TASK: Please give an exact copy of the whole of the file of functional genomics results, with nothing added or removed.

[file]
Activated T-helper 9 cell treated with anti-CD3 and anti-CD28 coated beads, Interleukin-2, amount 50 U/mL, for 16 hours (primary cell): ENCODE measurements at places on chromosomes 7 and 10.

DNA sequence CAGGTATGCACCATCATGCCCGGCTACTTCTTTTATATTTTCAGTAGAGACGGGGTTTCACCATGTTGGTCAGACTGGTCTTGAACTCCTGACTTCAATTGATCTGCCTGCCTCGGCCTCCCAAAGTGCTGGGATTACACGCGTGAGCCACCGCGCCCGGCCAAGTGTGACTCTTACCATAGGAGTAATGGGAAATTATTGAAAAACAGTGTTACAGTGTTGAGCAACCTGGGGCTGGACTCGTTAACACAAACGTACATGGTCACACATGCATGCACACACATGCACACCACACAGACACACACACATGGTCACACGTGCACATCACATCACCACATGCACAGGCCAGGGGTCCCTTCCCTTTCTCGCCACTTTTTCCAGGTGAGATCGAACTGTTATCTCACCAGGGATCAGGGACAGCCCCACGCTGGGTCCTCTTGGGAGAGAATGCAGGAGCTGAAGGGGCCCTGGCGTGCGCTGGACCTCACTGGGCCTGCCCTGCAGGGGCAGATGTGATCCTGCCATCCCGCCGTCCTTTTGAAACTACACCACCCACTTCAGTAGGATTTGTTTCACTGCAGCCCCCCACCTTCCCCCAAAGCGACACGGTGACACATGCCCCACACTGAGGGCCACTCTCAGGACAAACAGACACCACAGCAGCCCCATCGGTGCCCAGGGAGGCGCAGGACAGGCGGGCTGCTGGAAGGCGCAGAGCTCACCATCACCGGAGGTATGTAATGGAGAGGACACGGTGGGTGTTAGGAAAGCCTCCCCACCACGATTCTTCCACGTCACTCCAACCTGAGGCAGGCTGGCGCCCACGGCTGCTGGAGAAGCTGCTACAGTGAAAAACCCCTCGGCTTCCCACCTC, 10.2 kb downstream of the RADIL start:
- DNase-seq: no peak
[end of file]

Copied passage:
Activated T-helper 9 cell treated with anti-CD3 and anti-CD28 coated beads, Interleukin-2, amount 50 U/mL, for 16 hours (primary cell): ENCODE measurements at places on chromosomes 7 and 10.

DNA sequence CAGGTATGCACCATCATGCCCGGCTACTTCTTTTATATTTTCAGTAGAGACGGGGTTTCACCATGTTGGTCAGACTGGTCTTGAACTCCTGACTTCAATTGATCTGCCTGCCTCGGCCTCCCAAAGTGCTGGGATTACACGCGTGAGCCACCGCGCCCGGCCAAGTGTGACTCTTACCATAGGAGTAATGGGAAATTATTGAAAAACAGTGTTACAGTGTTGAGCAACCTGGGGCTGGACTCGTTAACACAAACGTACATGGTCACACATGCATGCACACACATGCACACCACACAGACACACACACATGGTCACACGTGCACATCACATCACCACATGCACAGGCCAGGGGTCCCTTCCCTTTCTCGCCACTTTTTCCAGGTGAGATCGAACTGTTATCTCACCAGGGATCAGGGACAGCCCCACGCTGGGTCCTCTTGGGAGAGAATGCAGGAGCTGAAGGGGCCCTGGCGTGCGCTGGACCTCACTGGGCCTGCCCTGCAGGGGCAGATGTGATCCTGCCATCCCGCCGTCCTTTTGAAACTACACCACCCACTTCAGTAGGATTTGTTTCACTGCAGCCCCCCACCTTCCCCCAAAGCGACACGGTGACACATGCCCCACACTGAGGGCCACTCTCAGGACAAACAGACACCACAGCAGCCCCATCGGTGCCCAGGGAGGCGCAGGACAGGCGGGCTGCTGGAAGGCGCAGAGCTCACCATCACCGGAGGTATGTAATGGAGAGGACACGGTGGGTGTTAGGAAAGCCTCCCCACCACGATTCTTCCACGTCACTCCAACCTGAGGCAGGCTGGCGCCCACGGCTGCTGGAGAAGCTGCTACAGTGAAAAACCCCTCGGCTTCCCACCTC, 10.2 kb downstream of the RADIL start:
- DNase-seq: no peak